by Julien Meyer, Scientific American

Earlier studies had shown that the left hemisphere is, in fact, the dominant language center for both tonal and atonal tongues as well as for nonvocalized click and sign languages. Güntürkün was interested in learning how much the right hemisphere—associated with the processing of melody and pitch—would also be recruited for a whistled language. He and his colleagues reported in 2015 in Current Biology that townspeople from Kuşköy, who were given simple hearing tests, used both hemispheres almost equally when listening to whistled syllables but mostly the left one when they heard vocalized spoken syllables.

Did Music Evolve Before Language?
by Hank Campbell, Science 2.0

Gottfriend Schlaug of Harvard Medical School does something a little more direct that may be circumstantial but is a powerful exclamation point for a ‘music came first’ argument. His work with patients who have suffered severe lesions on the left side of their brain showed that while they could not speak – no language skill as we might define it – they were able to sing phrases like “I am thirsty”, sometimes within two minutes of having the phrase mapped to a melody.

Chopin, Bach used human speech ‘cues’ to express emotion in music
by Andrew Baulcomb, Science Daily

“What we found was, I believe, new evidence that individual composers tend to use cues in their music paralleling the use of these cues in emotional speech.” For example, major key or “happy” pieces are higher and faster than minor key or “sad” pieces.

Theory: Music underlies language acquisition
by B.J. Almond, Rice University

Contrary to the prevailing theories that music and language are cognitively separate or that music is a byproduct of language, theorists at Rice University’s Shepherd School of Music and the University of Maryland, College Park (UMCP) advocate that music underlies the ability to acquire language.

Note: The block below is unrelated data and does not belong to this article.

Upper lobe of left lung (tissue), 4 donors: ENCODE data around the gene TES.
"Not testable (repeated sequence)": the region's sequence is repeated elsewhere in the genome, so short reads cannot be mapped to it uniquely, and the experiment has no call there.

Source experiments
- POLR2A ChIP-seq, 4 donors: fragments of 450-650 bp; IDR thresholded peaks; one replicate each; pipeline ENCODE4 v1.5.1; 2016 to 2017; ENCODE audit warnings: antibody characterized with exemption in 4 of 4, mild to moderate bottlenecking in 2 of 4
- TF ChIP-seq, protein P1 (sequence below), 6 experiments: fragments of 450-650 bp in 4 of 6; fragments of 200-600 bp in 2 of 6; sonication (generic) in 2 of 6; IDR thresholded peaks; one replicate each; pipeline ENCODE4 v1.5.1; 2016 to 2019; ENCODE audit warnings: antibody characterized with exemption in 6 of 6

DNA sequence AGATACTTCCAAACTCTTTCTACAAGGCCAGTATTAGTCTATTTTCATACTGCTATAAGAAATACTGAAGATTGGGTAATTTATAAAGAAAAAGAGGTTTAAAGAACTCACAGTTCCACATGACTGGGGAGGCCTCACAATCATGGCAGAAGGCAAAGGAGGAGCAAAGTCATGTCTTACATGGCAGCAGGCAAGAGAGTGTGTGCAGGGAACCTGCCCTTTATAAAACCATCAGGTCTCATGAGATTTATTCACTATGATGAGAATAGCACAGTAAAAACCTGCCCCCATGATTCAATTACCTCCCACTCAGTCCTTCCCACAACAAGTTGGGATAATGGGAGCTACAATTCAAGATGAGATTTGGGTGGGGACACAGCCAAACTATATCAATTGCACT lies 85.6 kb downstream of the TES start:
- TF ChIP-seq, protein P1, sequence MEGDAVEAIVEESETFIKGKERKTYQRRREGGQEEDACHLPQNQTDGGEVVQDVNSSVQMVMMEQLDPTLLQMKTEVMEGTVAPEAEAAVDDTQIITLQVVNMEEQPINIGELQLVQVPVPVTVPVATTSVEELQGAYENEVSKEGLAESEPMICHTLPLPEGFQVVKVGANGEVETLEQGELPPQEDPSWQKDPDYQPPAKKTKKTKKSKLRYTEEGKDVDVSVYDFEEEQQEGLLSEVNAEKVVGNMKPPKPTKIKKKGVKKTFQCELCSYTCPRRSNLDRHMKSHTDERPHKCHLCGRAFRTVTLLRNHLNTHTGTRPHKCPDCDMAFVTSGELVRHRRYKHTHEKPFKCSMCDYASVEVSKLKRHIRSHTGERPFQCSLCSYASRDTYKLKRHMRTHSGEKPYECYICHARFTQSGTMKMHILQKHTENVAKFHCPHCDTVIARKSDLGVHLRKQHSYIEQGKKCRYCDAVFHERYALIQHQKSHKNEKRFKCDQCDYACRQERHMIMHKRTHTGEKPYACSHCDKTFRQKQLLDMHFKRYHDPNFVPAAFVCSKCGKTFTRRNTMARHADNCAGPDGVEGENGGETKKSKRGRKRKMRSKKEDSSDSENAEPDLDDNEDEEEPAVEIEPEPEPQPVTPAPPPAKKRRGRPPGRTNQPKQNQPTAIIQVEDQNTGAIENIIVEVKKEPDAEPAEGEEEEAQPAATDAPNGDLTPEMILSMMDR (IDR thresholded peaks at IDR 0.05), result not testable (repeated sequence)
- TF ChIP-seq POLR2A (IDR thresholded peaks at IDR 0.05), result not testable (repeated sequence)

“Spoken language is a special type of music,” said Anthony Brandt, co-author of a theory paper published online this month in the journal Frontiers in Cognitive Auditory Neuroscience. “Language is typically viewed as fundamental to human intelligence, and music is often treated as being dependent on or derived from language. But from a developmental perspective, we argue that music comes first and language arises from music.”

– See more at: http://news.rice.edu/2012/09/18/theory-music-underlies-language-acquisition/#sthash.kQbEBqnh.dpuf

How Brains See Music as Language
by Adrienne LaFrance, The Atlantic

What researchers found: The brains of jazz musicians who are engaged with other musicians in spontaneous improvisation show robust activation in the same brain areas traditionally associated with spoken language and syntax. In other words, improvisational jazz conversations “take root in the brain as a language,” Limb said.

“It makes perfect sense,” said Ken Schaphorst, chair of the Jazz Studies Department at the New England Conservatory in Boston. “I improvise with words all the time—like I am right now—and jazz improvisation is really identical in terms of the way it feels. Though it’s difficult to get to the point where you’re comfortable enough with music as a language where you can speak freely.”

Along with the limitations of musical ability, there’s another key difference between jazz conversation and spoken conversation that emerged in Limb’s experiment. During a spoken conversation, the brain is busy processing the structure and syntax of language, as well the semantics or meaning of the words. But Limb and his colleagues found that brain areas linked to meaning shut down during improvisational jazz interactions. In other words, this kind of music is syntactic but it’s not semantic.

“Music communication, we know it means something to the listener, but that meaning can’t really be described,” Limb said. “It doesn’t have propositional elements or specificity of meaning in the same way a word does. So a famous bit of music—Beethoven’s dun dun dun duuuun—we might hear that and think it means something but nobody could agree what it means.”